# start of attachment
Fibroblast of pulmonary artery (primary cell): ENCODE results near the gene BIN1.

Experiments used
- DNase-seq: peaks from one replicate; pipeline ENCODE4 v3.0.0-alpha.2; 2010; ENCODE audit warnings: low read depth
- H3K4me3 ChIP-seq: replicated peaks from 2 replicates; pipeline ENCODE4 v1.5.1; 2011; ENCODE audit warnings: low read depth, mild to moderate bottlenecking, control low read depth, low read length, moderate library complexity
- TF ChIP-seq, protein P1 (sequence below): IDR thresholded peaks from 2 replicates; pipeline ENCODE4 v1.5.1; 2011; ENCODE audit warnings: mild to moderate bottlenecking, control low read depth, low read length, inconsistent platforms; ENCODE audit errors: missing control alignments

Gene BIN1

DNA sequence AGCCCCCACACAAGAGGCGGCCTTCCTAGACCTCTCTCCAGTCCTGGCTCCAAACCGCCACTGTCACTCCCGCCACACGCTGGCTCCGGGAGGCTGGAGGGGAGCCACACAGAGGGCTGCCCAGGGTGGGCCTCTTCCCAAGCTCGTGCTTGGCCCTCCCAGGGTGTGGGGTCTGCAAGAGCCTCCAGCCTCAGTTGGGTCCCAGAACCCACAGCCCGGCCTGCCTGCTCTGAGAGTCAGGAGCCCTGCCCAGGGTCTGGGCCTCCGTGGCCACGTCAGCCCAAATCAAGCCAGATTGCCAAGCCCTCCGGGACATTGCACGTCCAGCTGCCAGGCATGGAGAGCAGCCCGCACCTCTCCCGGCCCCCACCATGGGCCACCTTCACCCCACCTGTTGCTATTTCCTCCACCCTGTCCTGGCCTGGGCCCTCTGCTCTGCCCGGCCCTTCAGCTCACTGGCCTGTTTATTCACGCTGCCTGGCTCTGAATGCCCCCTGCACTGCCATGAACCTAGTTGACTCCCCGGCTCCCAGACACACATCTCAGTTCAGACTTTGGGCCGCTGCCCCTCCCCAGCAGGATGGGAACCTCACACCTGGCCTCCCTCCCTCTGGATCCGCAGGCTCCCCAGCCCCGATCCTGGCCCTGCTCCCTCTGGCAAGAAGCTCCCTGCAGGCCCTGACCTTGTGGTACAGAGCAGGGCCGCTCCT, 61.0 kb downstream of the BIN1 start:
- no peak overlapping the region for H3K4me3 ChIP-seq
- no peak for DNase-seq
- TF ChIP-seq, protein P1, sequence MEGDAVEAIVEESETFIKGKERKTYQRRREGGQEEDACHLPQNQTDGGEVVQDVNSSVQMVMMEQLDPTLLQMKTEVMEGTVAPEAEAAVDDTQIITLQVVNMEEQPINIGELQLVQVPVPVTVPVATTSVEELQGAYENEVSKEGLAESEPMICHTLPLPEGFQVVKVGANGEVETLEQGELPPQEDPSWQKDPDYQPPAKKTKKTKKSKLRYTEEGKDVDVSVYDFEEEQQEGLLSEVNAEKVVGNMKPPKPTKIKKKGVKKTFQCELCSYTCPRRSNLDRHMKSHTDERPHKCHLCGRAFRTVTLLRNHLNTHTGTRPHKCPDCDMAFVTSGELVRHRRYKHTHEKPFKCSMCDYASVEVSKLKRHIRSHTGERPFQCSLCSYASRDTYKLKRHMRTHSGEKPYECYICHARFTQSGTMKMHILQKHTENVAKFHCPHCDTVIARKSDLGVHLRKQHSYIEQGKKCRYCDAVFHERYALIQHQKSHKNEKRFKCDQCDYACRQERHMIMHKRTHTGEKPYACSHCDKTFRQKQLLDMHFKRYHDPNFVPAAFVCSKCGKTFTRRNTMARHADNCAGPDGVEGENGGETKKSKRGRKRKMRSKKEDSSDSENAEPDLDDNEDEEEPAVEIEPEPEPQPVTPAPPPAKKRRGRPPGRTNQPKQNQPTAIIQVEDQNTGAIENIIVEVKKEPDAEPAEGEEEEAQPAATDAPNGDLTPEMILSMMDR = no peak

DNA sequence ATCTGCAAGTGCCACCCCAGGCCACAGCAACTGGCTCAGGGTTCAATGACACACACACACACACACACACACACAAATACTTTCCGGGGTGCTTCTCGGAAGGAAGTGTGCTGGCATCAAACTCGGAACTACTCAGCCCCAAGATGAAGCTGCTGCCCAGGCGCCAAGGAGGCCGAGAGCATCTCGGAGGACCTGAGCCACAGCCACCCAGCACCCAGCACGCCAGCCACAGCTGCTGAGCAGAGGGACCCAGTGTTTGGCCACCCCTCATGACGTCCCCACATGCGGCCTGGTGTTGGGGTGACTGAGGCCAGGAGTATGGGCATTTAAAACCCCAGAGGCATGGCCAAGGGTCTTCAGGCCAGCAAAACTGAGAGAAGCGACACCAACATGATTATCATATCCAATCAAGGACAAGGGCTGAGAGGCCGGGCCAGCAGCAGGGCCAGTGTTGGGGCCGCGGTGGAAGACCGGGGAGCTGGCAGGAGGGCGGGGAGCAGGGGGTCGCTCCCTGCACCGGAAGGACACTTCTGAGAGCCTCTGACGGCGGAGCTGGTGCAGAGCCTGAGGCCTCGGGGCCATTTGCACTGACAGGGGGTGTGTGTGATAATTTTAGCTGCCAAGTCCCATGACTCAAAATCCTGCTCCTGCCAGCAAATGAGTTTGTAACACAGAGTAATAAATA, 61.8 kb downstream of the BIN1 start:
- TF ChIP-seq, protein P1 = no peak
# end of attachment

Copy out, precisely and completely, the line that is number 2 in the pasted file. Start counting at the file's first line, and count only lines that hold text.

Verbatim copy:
Experiments used